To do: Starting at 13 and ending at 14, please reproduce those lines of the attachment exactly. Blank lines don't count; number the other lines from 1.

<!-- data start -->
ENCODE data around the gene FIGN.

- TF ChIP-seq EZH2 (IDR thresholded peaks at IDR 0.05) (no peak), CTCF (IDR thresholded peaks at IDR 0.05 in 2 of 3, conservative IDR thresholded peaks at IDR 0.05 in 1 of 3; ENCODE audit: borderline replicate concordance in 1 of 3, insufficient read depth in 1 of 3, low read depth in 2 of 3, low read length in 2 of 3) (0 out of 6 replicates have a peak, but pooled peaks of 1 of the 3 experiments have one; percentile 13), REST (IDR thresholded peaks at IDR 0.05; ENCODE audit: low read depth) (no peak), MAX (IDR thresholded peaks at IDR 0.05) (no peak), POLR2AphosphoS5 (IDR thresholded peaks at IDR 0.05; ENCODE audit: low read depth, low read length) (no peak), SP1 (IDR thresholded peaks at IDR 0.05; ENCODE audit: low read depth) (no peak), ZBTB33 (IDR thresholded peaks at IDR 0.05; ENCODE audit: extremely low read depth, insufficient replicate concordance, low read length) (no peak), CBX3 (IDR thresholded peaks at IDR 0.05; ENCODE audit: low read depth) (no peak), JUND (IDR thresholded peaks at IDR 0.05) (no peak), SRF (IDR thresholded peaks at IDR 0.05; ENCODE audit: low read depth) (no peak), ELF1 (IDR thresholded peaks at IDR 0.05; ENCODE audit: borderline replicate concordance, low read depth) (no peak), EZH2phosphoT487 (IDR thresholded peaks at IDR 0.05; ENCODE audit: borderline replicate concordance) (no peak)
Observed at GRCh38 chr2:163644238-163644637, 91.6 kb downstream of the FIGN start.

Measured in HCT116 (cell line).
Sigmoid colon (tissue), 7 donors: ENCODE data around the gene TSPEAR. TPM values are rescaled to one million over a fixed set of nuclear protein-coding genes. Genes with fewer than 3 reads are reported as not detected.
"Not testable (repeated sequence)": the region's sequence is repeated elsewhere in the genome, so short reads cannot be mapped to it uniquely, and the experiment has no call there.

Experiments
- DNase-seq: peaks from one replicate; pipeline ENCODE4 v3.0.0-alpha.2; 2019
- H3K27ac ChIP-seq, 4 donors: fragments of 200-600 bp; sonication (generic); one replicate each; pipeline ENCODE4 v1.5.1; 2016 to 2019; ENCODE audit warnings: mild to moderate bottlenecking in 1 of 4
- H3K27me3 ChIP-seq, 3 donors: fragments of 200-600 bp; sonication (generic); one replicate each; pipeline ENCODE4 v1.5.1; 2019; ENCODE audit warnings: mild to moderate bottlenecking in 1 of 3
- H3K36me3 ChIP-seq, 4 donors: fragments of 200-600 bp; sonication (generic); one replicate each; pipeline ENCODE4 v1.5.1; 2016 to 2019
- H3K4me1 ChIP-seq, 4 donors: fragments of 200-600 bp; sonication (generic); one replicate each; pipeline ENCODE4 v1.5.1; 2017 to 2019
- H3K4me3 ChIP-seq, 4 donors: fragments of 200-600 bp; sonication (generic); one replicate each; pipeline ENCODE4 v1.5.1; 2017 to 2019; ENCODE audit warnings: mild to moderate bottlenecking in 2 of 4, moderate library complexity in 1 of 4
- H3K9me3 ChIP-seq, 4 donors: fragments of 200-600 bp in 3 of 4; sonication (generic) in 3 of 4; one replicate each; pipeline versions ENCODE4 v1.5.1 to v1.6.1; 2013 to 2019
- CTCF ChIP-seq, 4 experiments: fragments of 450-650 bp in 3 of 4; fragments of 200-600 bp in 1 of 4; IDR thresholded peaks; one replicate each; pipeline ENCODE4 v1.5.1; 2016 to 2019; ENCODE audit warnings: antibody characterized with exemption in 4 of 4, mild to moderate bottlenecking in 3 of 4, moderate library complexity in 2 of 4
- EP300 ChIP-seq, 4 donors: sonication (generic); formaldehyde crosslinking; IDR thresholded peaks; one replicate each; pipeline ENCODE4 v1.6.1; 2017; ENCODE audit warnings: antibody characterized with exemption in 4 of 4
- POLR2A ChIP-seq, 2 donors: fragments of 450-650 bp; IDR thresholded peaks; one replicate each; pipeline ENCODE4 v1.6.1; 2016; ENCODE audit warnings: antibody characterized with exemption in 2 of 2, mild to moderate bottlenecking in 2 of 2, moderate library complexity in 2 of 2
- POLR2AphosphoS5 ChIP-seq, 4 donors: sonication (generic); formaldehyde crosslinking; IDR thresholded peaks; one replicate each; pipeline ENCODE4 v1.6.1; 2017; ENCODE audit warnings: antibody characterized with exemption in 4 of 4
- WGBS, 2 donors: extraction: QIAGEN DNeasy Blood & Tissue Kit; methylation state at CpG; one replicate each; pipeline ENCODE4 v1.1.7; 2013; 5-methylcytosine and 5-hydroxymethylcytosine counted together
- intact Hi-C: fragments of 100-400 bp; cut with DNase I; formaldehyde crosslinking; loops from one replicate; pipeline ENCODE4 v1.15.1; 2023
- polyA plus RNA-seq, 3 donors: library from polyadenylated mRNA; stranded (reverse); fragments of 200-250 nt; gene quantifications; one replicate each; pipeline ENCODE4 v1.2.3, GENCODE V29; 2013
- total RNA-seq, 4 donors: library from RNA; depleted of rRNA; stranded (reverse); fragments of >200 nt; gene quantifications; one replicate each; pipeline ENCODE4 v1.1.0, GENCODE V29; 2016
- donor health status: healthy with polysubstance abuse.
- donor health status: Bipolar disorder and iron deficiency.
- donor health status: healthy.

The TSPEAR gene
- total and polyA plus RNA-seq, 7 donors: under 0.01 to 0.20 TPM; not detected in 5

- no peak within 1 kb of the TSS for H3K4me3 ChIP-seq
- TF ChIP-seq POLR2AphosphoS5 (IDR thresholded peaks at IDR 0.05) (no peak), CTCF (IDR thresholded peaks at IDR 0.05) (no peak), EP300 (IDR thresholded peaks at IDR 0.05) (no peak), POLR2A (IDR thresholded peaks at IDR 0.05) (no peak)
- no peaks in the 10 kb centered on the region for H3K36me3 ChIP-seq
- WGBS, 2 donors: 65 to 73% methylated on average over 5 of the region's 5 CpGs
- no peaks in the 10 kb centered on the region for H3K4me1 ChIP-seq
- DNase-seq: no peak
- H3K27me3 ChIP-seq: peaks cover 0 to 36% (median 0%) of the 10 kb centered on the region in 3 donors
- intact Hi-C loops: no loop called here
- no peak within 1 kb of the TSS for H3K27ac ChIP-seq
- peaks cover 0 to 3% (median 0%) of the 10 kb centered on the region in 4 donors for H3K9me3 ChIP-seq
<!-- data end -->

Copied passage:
- H3K4me3 ChIP-seq, 4 donors: fragments of 200-600 bp; sonication (generic); one replicate each; pipeline ENCODE4 v1.5.1; 2017 to 2019; ENCODE audit warnings: mild to moderate bottlenecking in 2 of 4, moderate library complexity in 1 of 4
- H3K9me3 ChIP-seq, 4 donors: fragments of 200-600 bp in 3 of 4; sonication (generic) in 3 of 4; one replicate each; pipeline versions ENCODE4 v1.5.1 to v1.6.1; 2013 to 2019